I am still saddened by the closure of Ungdomshuset, and of learning that the owners, the unsavoury religious sect Faderhuset, have now decided to demolish it. An erasure of symbolic proportion. However, I am equally saddened to learn that sympathisers of Ungdomshuset last night broke into the library of my old high school in my neighbourhood of Christianshavn and practically razed it, throwing a large number of its books into the street where they burned them along with other material at hand. A senseless act of equally symbolic proportion. Are these so-called anti-fascists so blinded by their own sense of victimisation, or whatever it is that motivated this, that they are completely blind to the precedent they are following here?

Of course, the violent acts of a few idiots do not detract from the legitimacy of the general protests against the closure of Ungdomshuset, but it nevertheless hurts their legitimacy seriously. The events of the last couple of days prompt two interrelated questions: What the fuck were these people thinking? And How the fuck did we get to a stage where people think whatever it was they were thinking?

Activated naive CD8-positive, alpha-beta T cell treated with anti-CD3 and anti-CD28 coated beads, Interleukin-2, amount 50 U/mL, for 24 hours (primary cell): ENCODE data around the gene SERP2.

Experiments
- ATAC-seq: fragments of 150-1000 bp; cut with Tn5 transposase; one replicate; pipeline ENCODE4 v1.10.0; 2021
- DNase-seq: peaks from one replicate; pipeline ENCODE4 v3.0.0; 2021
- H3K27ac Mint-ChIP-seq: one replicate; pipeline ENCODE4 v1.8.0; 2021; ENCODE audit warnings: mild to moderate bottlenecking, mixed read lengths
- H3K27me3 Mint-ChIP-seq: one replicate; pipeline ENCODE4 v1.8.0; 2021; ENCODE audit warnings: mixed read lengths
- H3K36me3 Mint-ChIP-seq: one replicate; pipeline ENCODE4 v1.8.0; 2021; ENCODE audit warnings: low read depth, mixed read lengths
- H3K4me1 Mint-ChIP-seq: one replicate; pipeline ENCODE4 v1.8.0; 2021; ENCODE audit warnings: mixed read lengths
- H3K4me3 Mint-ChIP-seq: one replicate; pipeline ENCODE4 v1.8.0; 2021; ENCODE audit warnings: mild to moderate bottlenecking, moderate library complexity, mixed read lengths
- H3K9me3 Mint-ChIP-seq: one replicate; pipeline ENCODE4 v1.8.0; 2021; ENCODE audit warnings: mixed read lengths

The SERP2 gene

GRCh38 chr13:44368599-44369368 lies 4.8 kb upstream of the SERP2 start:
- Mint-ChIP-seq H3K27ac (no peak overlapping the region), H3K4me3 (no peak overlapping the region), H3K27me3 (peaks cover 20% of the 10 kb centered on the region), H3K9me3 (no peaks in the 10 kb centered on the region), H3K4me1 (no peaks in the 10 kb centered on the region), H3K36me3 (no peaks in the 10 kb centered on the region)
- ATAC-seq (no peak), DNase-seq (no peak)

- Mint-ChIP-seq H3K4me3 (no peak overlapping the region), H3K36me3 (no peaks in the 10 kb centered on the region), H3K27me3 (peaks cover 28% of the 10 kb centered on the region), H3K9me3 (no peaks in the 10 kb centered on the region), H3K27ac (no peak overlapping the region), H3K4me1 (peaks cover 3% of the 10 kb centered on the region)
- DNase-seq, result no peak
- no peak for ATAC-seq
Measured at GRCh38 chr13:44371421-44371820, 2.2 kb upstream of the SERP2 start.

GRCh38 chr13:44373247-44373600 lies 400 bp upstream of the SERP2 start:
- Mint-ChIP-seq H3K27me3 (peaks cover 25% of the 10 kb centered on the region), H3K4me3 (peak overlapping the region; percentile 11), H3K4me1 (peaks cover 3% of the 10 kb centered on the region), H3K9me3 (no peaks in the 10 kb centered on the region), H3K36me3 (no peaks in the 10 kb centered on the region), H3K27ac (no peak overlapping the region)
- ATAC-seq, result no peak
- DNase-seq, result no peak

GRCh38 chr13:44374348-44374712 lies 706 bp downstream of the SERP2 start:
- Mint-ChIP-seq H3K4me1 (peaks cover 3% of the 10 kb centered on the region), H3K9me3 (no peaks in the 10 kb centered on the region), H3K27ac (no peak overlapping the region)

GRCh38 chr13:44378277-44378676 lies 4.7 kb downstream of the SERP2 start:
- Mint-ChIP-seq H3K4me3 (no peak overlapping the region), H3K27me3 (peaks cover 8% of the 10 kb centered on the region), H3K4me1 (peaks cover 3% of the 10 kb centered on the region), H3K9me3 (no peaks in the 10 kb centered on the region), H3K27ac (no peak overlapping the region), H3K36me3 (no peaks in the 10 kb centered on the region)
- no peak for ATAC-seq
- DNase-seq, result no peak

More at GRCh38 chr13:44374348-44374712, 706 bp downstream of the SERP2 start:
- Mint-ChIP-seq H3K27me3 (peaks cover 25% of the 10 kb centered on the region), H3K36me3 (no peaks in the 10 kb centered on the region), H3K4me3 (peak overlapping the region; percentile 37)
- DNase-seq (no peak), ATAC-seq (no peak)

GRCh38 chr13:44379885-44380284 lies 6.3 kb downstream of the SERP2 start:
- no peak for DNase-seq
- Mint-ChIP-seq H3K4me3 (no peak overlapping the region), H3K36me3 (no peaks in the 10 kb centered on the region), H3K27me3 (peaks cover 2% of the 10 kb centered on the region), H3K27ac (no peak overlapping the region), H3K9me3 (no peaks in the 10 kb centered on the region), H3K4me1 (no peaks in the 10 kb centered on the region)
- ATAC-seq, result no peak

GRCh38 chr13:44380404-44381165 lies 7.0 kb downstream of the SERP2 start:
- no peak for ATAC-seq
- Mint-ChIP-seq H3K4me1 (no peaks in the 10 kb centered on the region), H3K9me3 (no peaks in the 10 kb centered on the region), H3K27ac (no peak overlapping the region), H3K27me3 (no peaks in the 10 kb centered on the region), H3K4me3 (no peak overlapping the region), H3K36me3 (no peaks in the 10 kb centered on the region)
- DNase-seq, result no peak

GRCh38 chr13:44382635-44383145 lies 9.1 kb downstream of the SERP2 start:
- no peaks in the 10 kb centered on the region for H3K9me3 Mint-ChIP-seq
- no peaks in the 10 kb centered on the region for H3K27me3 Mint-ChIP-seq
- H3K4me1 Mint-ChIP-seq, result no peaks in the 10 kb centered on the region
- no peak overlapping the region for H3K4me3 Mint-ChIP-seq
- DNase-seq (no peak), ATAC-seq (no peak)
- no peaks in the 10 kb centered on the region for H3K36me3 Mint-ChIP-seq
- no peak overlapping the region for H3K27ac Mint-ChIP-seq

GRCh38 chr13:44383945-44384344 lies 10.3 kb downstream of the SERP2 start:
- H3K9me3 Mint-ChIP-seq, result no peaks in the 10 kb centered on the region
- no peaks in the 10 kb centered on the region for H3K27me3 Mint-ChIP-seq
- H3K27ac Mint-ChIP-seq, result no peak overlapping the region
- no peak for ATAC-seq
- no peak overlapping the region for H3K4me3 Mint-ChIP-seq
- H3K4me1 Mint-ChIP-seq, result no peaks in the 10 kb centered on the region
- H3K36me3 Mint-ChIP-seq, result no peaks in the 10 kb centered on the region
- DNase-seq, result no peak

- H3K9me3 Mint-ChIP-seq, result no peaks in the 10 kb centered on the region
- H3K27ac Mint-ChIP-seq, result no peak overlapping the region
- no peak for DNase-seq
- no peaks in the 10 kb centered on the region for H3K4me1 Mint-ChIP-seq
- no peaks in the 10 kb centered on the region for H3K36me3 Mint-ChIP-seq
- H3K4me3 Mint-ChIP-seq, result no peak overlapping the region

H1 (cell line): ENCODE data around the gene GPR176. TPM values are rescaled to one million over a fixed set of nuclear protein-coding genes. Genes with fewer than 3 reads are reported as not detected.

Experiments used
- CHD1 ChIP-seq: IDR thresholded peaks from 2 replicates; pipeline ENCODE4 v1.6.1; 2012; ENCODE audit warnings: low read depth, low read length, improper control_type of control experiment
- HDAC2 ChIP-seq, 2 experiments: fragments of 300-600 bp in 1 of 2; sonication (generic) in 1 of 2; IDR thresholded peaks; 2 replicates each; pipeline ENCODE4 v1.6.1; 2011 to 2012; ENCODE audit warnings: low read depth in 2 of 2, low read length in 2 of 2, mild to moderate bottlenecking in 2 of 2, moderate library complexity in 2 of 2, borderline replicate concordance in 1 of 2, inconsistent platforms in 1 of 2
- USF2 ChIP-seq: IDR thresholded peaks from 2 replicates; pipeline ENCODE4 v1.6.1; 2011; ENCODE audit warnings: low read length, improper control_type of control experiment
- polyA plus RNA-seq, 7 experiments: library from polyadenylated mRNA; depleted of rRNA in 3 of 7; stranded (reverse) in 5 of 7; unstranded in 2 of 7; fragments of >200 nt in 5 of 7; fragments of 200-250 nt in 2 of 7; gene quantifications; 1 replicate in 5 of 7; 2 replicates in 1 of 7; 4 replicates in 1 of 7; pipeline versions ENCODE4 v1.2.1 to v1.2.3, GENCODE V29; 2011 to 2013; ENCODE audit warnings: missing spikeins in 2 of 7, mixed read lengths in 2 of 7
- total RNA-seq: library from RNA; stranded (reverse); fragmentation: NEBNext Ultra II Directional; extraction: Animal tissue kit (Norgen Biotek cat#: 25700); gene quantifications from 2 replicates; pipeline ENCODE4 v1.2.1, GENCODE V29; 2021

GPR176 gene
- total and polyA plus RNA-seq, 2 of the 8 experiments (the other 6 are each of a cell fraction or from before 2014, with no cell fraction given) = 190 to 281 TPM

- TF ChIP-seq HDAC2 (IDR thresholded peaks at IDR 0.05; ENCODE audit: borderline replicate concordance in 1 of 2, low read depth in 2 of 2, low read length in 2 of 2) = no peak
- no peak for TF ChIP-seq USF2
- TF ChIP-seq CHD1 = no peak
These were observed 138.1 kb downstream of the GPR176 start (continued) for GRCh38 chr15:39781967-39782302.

Photo of the windows of the library at Christianshavns gymnasium being boarded up earlier today, from politiken.dk. Check out Berlingske‘s slideshow of the events of the day of the closure here. See video recordings of the vandalisation of the school building here. The school has set up a support fund – read more here.

Rindom Redux: Barks i 70erne

djaevelens_tand.jpghugtand.jpgI forbindelse med mine undersøgelser af danske udgivelser af Carl Barks’ Anders And, dengang bølgerne gik højt i forhold til den stadigvæk skandaløst ringe tilrettelagte Carl Barks Samlede Værker (CBSV) fra Egmont, fik jeg bekræftet hvad jeg havde hørt: at de danske oversættelser af historierne fra førsteudgaverne i Anders And-bladet mellem 1946 og sen-60erne, udført af den skattede Sonja Rindom, blev justeret på ganske markant vis i løbet af 70erne, i forbindelse med genoptrykningen af dem i Anders And & Co. og måske også med deres udgivelse i den enestående grimt tilrettelagte, men i det mindste folkelige samleudgave i albumformat, serien “Bedste Historier om Anders And” (BHAA).

Det der med det samme slog mig var, at oversættelserne ofte var bedre efter denne justering. Ofte, men ikke altid, vil jeg straks tilføje. Der er også er den del eksempler på unødvendige ændringer og til tider endda forringelser. Justeringerne repræsenterer gennemgående en mere fri fortolkning af originalteksten end den i førsteudgaven, hvilket fra en puristisk synsvinkel er problematisk, men rent faktisk ofte rammer historiens nerve bedre end den mere tekstnære tilgang, førsteudgaven bød på.